"Fiat will not walk away from the deal if it isn't completed by the June 15 deadline," a spokesman for the Italian automaker said.
No matter what happens, though, judgment day has arrived for 789 Chrysler, Jeep and Dodge dealerships across the country.
That number represents 25% of the 3,189 Chrysler dealerships in the U.S. Those 789 will lose their franchise agreements today and therefore cannot offer Chrysler’s national sales incentives. This makes it fairly difficult to sell cars in an already depressed market. Dealerships were targeted based on poor sales performance, close proximity to other Chrysler dealerships and not selling all three Chrysler brands.
Dealers — many of which are family-owned operations and some of which have been around for 20, 30, 40 years — pointed out in court that cutting dealerships will not save Chrysler. Dealerships cover most of their own costs, including salaries and advertising. Chrysler obviously begs to differ.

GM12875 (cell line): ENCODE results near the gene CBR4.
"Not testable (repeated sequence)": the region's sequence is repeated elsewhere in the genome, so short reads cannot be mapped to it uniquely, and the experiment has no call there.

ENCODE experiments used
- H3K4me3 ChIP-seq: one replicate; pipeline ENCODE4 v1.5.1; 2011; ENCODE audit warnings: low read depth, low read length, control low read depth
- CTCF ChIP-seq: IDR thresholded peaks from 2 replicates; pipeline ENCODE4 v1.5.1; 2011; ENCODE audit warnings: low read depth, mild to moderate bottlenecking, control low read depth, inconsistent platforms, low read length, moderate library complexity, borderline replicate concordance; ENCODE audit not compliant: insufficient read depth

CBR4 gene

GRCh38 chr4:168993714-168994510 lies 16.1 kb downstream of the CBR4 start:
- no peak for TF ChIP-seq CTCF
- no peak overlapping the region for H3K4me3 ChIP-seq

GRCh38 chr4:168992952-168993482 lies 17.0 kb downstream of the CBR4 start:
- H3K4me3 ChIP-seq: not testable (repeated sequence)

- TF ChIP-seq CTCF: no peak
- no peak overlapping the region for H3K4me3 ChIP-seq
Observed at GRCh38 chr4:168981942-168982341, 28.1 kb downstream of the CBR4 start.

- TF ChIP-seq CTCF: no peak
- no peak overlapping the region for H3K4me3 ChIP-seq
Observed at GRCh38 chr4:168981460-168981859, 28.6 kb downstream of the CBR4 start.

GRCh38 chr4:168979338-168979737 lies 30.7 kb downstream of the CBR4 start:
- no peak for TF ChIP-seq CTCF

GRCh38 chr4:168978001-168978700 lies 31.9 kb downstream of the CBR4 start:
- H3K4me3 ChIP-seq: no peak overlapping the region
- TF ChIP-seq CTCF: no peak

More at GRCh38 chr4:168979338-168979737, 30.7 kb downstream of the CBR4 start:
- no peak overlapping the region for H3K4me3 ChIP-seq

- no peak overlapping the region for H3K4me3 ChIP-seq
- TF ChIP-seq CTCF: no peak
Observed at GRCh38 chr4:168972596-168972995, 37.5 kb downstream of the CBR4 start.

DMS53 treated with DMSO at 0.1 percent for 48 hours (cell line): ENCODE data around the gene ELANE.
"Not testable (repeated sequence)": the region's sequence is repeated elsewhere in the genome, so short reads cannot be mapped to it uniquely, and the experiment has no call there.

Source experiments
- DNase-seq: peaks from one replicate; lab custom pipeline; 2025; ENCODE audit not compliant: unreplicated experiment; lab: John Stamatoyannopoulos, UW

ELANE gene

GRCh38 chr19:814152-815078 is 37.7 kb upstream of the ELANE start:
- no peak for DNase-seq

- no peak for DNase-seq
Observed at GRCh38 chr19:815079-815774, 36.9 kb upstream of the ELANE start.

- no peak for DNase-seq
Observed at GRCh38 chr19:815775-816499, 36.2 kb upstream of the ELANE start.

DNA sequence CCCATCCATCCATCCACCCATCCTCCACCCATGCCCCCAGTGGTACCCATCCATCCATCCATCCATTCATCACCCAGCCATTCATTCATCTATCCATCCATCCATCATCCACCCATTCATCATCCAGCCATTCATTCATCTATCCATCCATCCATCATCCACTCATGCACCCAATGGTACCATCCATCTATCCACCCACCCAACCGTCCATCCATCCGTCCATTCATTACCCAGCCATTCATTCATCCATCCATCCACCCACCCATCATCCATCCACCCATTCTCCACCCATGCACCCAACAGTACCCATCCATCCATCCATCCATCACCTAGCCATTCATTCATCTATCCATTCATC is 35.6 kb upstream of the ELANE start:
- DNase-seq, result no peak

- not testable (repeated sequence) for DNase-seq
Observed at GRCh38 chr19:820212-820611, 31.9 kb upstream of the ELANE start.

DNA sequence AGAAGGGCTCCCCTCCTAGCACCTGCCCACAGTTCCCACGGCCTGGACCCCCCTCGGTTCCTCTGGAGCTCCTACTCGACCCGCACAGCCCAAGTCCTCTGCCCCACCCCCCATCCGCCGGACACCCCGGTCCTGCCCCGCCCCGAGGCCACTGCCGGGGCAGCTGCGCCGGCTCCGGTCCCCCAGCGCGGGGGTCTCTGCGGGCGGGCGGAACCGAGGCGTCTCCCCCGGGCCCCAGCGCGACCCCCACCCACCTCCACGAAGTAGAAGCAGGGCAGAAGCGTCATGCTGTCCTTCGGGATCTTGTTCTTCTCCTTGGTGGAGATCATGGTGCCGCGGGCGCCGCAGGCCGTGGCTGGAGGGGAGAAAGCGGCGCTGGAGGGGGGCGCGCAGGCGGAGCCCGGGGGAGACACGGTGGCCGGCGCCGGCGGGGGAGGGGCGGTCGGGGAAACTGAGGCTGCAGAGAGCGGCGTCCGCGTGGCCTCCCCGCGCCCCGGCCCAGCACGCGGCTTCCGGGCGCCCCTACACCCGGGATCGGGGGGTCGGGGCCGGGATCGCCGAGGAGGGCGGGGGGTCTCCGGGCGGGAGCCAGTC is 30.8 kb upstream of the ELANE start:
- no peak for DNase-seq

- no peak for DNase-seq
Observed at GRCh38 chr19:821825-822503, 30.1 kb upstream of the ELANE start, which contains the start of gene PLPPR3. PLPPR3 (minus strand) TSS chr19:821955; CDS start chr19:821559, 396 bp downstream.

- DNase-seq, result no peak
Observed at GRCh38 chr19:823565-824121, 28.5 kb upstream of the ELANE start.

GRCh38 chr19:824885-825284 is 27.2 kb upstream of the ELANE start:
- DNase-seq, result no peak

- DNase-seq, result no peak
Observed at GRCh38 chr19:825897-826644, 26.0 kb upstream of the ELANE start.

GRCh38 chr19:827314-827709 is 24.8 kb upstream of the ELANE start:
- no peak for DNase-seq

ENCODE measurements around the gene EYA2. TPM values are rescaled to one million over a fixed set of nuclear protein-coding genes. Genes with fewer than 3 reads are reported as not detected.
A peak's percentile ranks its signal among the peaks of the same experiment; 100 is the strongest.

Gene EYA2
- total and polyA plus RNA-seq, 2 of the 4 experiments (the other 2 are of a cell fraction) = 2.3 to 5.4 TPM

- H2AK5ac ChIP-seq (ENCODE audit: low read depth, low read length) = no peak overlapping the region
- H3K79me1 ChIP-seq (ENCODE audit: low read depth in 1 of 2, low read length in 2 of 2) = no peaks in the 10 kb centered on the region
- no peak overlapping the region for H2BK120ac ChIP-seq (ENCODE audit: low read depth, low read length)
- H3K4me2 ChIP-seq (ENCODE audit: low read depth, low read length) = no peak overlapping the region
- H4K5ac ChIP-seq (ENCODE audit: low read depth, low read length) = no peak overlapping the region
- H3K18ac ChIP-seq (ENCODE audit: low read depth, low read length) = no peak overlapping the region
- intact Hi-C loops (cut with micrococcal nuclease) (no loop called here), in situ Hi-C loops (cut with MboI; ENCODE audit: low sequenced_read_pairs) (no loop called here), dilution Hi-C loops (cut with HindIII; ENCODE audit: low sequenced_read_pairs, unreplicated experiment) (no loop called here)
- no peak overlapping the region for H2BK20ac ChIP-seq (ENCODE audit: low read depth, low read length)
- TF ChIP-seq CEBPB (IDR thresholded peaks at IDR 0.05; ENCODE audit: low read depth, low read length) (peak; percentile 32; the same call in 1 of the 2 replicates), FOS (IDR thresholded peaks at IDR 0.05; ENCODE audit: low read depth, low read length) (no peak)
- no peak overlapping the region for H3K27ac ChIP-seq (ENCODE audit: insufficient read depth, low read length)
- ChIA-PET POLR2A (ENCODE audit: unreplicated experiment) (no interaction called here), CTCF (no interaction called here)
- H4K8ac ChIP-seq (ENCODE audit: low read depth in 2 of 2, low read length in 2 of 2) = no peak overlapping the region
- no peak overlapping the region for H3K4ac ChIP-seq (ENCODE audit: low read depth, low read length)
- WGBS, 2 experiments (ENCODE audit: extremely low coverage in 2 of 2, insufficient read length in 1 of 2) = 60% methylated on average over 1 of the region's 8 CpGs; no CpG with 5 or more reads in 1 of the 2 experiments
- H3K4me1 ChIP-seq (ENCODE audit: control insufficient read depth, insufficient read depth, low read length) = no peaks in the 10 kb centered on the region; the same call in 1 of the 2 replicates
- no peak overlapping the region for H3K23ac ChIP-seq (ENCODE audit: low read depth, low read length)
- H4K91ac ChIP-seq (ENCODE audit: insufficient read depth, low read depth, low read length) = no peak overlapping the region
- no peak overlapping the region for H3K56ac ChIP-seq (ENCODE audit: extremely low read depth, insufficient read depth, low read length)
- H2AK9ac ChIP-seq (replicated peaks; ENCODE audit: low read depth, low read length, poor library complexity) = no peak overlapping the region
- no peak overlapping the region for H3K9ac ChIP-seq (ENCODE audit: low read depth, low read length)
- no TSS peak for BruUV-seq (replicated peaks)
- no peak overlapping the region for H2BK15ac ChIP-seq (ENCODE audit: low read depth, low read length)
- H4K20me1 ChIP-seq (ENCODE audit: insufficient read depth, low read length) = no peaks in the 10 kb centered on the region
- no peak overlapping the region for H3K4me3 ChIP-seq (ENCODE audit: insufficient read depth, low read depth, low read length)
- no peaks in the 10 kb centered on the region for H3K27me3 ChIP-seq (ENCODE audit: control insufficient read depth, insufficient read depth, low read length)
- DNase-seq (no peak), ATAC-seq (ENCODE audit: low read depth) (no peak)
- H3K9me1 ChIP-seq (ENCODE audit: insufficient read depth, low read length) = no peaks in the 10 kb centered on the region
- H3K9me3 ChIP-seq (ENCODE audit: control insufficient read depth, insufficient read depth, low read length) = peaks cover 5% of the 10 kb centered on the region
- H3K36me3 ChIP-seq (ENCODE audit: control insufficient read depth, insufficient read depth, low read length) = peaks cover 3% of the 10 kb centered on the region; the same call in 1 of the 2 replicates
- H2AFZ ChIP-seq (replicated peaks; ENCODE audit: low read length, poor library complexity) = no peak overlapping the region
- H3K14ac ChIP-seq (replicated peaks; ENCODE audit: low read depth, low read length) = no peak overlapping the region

Still, how much blame does Chrysler deserve for the poor sales performance of its dealers? Peter J. Walsh, owner of Walsh Dodge in Jersey City, N.J., told the Associated Press that Chrysler pressured him to sell more pickup trucks — a poor choice of vehicle to hock in the stop-and-go sprawl of New Jersey.
“How many Dodge pickups can I sell in Jersey City?” Walsh said. “It’s not Waco, Texas.”
Many of the cut dealerships will carry on as used-car lots and service centers, but selling off the last of their inventory has been a painful experience.
“In essence, I paid people to take some of my cars,” said Dale Horn, owner of a Chrysler dealership in Malvern, Ark. “It’s just not a pleasant deal.”
Chrysler Dealers Scramble to Unload Vehicles (Associated Press)